LITTLE ROCK, Ark. (AP) — Arkansas' Republican governor said Thursday that he will call lawmakers back to the Capitol to consider lifting the state's ban on mask requirements in public schools as the state's coronavirus cases continue surging weeks before students return to classes.
Gov. Asa Hutchinson said he will call the majority-Republican Legislature into session likely next week to amend a state law that prohibits state and local government entities from requiring face masks. Hutchinson said he'll propose allowing local school boards to make the decision for K-12 schools.
“This is not a debate about mask mandates for those that can make their own decisions and have the means to get vaccinated,” Hutchinson said a news conference at the state Capitol. “This is a discussion about the school environment where schools can make decisions about the public health for their school environment and the children they have responsibility to protect.”
Hutchinson also reinstated an emergency declaration because of COVID-19, two months after he lifted the declaration he issued early on in the pandemic last year.
Arkansas' coronavirus cases have skyrocketed in recent weeks, fueled by the delta variant of the virus and the state's low vaccination rate. The state reported more than 2,800 new virus cases on Thursday. The state ranks second in the country for new virus cases per capita, according to Johns Hopkins University researchers.
Only 36% of the state's population is fully vaccinated against COVID-19.
Hutchinson and legislative leaders have faced growing calls to revisit the ban, at least for public schools. Hutchinson said he's proposing keeping the rest of the mask mandate ban in place and did not plan to call for another state mask requirement.
The proposal by Hutchinson, who also chairs the National Governors Association, comes as other Republican figures are criticizing calls for more widespread use of masks in schools.
“It’s not healthy for these students to be sitting there all day, 6-year-old kids in kindergarten covered in masks," Florida Gov. Ron DeSantis told a gathering of the American Legislative Exchange Council on Wednesday. There is no evidence that wearing masks is harmful to children older than toddler age.
DeSantis did acknowledge that some school districts and parents have taken a different approach in his state on mask-wearing, and said he was OK with that.
Former President Donald Trump lashed out at revised Centers for Disease Control and Prevention guidelines recommending everyone at schools wear masks indoors, declaring: “We won’t go back. We won’t mask our children."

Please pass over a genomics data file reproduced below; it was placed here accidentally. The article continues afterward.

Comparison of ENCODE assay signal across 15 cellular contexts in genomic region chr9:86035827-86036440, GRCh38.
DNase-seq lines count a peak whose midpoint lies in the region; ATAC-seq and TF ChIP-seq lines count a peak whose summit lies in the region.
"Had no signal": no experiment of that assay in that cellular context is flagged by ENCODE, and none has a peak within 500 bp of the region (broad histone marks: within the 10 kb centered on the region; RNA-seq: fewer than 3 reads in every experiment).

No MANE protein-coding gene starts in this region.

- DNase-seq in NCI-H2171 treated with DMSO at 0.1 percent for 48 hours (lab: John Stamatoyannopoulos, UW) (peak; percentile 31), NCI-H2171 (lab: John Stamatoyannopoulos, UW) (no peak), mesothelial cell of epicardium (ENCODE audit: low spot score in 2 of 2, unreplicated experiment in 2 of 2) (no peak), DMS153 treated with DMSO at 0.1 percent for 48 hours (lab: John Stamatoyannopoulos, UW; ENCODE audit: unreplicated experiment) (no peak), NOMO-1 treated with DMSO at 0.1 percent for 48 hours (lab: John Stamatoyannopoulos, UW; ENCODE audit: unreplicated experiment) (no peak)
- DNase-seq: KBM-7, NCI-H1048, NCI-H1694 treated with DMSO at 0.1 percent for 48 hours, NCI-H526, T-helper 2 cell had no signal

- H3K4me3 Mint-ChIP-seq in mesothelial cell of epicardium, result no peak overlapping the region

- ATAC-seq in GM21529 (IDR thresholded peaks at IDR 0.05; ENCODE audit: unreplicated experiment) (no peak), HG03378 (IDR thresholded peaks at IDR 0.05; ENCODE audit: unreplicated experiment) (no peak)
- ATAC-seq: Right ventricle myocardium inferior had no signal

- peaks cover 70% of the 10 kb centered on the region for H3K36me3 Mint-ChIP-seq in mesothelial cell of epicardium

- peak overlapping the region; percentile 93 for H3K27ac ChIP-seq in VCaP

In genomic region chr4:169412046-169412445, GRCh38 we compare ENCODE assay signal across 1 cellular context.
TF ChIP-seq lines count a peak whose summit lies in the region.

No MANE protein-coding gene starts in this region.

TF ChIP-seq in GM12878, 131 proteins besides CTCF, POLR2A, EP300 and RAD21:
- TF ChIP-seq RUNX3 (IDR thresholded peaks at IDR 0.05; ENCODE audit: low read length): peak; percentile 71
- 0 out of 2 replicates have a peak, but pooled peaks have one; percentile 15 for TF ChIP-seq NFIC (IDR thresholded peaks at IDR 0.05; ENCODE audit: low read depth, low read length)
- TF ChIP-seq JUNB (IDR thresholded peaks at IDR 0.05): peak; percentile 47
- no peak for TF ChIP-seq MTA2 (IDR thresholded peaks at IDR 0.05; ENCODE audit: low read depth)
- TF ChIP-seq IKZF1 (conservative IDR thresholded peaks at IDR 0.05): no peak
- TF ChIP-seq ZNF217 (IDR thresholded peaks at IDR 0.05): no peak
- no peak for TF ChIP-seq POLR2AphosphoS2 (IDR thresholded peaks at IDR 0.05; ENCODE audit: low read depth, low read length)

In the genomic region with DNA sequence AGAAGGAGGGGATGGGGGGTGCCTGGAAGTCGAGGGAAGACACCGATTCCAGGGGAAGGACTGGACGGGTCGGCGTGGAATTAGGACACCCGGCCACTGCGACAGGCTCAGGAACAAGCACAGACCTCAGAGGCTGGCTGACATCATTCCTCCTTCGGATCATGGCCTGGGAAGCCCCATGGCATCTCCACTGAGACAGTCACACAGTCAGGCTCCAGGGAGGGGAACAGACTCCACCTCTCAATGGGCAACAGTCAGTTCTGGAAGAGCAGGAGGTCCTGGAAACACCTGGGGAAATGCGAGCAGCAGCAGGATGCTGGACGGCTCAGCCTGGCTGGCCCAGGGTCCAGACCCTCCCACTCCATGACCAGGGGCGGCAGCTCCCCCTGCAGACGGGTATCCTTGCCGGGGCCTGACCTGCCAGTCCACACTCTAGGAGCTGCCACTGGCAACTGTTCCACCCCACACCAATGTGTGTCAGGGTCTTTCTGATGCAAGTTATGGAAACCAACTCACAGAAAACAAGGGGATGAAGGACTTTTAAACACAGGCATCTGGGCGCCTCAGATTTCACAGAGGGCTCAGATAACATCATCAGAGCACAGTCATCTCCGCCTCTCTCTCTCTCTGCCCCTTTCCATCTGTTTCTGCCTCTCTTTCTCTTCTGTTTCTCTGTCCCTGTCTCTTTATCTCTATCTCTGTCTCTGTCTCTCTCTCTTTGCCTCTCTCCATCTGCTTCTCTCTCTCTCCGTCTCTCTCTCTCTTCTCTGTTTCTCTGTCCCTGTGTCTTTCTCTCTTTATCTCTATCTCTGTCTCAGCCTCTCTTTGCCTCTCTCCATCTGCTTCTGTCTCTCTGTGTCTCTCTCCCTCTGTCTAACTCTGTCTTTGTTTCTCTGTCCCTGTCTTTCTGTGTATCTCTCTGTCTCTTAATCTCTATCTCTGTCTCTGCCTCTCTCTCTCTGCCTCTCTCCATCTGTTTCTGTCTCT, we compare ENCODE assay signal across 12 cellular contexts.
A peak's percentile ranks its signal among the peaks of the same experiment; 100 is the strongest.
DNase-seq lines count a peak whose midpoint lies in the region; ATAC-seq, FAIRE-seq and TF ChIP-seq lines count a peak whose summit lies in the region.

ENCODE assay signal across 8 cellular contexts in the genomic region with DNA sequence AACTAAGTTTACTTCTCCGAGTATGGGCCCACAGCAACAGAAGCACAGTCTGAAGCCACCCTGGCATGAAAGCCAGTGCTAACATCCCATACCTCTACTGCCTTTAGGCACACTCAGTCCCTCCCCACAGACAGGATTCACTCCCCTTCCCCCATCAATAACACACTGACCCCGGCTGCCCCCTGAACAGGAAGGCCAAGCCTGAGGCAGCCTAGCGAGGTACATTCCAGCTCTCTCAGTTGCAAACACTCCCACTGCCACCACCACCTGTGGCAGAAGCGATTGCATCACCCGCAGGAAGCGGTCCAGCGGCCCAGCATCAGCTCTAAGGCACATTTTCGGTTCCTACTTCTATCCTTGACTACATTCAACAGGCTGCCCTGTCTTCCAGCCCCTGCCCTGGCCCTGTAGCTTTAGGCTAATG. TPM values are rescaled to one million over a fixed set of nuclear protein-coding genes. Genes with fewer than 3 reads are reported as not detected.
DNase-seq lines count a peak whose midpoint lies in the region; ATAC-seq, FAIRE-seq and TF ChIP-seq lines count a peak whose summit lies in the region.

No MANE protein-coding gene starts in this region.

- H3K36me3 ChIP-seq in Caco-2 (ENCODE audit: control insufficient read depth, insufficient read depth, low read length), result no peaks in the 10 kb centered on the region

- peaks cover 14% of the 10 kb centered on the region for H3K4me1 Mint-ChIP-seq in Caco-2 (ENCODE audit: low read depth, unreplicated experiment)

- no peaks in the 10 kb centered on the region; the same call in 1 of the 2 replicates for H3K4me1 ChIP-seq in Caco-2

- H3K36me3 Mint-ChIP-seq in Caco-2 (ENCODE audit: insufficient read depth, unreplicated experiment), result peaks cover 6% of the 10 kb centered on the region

Republican governors in other states with mask mandate bans like Arkansas' said they're not seeking a similar rollback. Utah Gov. Spencer Cox said he'll instead push for a program to make N-95 masks available to any student who wants one.
Hutchinson said he expected that many school districts in Arkansas would not require masks, but most he's talked to want the authority to make that decision.
Hutchinson said legislative leaders have told him allowing schools to require masks would be a “heavy lift."
The proposal will need at least two-thirds support in both chambers of the Legislature for it to take effect before school begins next month. If it passes by a smaller margin, the change wouldn't take effect until 90 days after the Legislature adjourns.
“My issue is it’s real close that we would even have the majority right now," Senate President Jimmy Hickey, a Republican, said. Hickey, who voted against the ban, said he personally supports lifting it for schools.
House Speaker Matthew Shepherd, a Republican, called reaching that two-thirds threshold “very challenging at this point." He said any powers schools are given may need limits on how long a mask mandate is in place or a requirement that boards revisit the issue.
The lawmaker who sponsored the measure banning mask mandates said he was disappointed with the governor's decision.
“This is about a parent’s decision about what is best for their family, not any government entity to have that big government mandate," Republican Sen. Trent Garner said.
The top Democrat in the Senate said he believed it would be close but that there would be “soul searching" among Republicans who backed the mandate ban.
“You’re talking about lives, you’re talking about children’s lives and teachers and staff," Senate Minority Leader Keith Ingram said.
One lawmaker who voted for the ban said he's changed his mind, as he's seen the delta variant take hold throughout the state.
“It's about local control," Republican Rep. Joe Jett said. “One situation doesn't fit everything across the state."
Hutchinson's renewed emergency proclamation for the pandemic will also have to be reviewed by the Legislature under a new law expanding lawmakers' ability to end a disaster declaration.
The governor said the declaration will allow Arkansas to request assistance from other states for its health care programs to ease licensing requirements for retired health care workers to re-enter the field.
Hutchinson said he had also spoken with the White House and one of the newly formed federal “surge response teams" is coming to Arkansas to help the state strategize and maximize its hospital space.
Associated Press writer Lindsay Whitehurst in Salt Lake City contributed to this report